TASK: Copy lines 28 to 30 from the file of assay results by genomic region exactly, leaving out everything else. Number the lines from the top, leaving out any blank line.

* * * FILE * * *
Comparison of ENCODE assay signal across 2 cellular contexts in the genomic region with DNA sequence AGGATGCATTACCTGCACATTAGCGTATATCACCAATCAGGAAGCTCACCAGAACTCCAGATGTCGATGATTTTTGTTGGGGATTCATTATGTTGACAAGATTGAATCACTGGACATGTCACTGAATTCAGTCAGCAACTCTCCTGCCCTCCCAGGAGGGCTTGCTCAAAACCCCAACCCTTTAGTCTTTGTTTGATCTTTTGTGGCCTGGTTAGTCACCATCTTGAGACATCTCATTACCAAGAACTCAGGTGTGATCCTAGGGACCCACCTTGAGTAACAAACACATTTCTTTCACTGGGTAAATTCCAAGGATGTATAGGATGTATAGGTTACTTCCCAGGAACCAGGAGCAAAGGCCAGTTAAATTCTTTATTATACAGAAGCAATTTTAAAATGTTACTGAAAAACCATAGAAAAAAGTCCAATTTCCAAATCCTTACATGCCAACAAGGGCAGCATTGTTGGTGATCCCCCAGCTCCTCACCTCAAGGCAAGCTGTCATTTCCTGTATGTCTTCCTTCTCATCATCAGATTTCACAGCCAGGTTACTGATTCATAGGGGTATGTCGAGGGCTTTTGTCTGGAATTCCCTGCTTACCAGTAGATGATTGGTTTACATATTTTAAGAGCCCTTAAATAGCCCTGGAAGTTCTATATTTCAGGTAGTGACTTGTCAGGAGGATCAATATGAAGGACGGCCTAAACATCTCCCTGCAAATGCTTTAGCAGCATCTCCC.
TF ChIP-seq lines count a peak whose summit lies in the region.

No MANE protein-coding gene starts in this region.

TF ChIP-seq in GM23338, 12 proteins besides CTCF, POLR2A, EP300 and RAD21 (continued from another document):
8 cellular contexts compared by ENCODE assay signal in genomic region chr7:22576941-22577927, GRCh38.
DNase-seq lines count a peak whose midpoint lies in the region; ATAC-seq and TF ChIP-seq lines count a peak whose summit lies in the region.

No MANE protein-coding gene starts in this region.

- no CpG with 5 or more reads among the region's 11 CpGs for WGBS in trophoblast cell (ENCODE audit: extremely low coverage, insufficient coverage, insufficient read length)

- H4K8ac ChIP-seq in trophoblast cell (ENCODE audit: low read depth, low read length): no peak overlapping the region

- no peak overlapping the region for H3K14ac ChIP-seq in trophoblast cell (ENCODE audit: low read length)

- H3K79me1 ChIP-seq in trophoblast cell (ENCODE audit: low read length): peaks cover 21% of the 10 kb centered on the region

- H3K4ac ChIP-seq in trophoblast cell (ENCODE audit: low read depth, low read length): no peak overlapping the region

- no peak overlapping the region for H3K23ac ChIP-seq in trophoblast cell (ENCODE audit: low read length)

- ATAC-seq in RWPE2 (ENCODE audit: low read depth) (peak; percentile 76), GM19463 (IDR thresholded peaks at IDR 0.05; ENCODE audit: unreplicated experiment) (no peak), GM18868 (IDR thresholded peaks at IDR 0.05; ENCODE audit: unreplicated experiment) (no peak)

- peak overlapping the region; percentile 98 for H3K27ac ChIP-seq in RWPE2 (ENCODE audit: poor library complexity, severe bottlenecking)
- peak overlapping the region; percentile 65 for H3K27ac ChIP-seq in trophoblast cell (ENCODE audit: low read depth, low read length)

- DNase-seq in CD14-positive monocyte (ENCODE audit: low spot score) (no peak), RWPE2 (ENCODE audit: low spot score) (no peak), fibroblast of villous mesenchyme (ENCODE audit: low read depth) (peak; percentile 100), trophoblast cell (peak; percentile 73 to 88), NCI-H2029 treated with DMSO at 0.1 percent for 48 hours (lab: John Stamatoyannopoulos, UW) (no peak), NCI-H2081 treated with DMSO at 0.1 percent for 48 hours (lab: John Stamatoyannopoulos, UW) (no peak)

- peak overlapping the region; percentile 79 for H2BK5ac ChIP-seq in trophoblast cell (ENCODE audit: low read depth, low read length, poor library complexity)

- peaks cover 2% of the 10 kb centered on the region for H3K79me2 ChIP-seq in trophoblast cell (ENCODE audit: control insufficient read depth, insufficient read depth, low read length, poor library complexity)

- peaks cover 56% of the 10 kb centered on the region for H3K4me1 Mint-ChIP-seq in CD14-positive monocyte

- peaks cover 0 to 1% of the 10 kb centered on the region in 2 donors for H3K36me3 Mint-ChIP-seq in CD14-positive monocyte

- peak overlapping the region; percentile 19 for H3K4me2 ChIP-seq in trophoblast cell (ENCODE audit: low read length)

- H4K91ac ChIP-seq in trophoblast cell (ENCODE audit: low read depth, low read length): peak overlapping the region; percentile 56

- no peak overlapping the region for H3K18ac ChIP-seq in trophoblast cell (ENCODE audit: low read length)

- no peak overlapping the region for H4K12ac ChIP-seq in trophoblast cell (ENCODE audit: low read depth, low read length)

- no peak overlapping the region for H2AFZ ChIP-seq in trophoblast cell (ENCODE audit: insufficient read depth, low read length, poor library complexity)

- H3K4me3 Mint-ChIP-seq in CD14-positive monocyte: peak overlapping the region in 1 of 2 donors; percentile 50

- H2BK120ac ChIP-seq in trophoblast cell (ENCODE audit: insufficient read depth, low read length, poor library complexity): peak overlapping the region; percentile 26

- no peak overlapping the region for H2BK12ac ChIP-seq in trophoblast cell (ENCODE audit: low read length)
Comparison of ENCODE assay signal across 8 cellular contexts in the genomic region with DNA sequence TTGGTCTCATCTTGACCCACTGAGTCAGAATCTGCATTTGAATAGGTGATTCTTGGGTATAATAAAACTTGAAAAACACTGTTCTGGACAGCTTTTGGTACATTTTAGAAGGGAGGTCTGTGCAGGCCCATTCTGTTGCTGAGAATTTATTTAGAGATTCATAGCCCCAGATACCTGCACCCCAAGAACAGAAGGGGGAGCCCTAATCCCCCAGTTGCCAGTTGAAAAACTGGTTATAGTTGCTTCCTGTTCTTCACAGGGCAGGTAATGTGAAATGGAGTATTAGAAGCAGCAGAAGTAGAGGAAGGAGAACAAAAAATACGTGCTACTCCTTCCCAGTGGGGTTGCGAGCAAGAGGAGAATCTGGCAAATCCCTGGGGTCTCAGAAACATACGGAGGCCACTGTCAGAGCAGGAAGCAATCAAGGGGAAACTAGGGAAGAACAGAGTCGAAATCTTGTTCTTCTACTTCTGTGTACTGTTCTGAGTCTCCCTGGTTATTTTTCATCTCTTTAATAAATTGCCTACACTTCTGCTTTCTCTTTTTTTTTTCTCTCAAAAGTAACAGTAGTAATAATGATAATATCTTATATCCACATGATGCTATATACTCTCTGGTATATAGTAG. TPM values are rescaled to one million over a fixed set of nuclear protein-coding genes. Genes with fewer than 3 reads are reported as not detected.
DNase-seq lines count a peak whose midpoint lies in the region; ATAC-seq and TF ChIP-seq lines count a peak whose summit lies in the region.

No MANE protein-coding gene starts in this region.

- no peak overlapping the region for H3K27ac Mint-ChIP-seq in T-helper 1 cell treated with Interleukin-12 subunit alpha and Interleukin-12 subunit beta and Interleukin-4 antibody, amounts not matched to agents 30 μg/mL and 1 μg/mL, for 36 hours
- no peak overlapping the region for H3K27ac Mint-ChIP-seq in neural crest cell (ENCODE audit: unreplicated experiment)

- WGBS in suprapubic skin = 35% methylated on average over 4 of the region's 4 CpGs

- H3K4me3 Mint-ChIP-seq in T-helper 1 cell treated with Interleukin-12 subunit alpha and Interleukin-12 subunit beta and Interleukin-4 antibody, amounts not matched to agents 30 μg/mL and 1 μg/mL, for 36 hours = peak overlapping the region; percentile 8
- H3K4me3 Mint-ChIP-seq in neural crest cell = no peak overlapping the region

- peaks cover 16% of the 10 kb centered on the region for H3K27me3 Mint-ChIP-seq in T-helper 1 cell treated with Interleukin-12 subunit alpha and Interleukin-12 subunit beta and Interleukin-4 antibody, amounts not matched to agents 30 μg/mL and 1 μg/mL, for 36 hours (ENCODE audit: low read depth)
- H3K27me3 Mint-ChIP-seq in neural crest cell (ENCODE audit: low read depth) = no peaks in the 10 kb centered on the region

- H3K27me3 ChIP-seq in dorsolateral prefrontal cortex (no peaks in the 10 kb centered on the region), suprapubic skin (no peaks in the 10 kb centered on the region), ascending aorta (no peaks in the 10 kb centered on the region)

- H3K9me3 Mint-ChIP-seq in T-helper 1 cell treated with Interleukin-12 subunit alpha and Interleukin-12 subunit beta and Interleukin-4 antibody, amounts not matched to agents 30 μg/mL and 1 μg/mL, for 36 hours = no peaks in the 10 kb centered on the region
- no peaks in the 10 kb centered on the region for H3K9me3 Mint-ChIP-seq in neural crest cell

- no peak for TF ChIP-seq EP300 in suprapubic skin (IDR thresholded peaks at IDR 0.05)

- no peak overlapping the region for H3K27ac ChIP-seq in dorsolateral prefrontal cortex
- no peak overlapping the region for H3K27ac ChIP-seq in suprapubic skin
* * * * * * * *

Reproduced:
- H2BK120ac ChIP-seq in trophoblast cell (ENCODE audit: insufficient read depth, low read length, poor library complexity): peak overlapping the region; percentile 26

- no peak overlapping the region for H2BK12ac ChIP-seq in trophoblast cell (ENCODE audit: low read length)
Comparison of ENCODE assay signal across 8 cellular contexts in the genomic region with DNA sequence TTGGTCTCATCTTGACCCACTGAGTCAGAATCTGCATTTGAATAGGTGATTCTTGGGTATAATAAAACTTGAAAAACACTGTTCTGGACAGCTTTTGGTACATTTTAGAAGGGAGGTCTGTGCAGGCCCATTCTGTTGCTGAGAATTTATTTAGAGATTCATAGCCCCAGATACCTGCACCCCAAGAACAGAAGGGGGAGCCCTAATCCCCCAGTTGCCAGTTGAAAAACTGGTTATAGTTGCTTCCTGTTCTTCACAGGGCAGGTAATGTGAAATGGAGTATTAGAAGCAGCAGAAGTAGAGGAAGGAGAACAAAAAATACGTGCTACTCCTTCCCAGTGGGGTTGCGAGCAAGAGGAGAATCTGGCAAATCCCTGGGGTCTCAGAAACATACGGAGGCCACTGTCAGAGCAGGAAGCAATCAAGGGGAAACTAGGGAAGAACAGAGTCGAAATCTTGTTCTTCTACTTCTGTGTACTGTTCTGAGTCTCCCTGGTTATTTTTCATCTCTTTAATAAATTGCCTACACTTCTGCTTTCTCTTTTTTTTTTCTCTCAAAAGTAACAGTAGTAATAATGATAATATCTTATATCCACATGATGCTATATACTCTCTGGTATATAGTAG. TPM values are rescaled to one million over a fixed set of nuclear protein-coding genes. Genes with fewer than 3 reads are reported as not detected.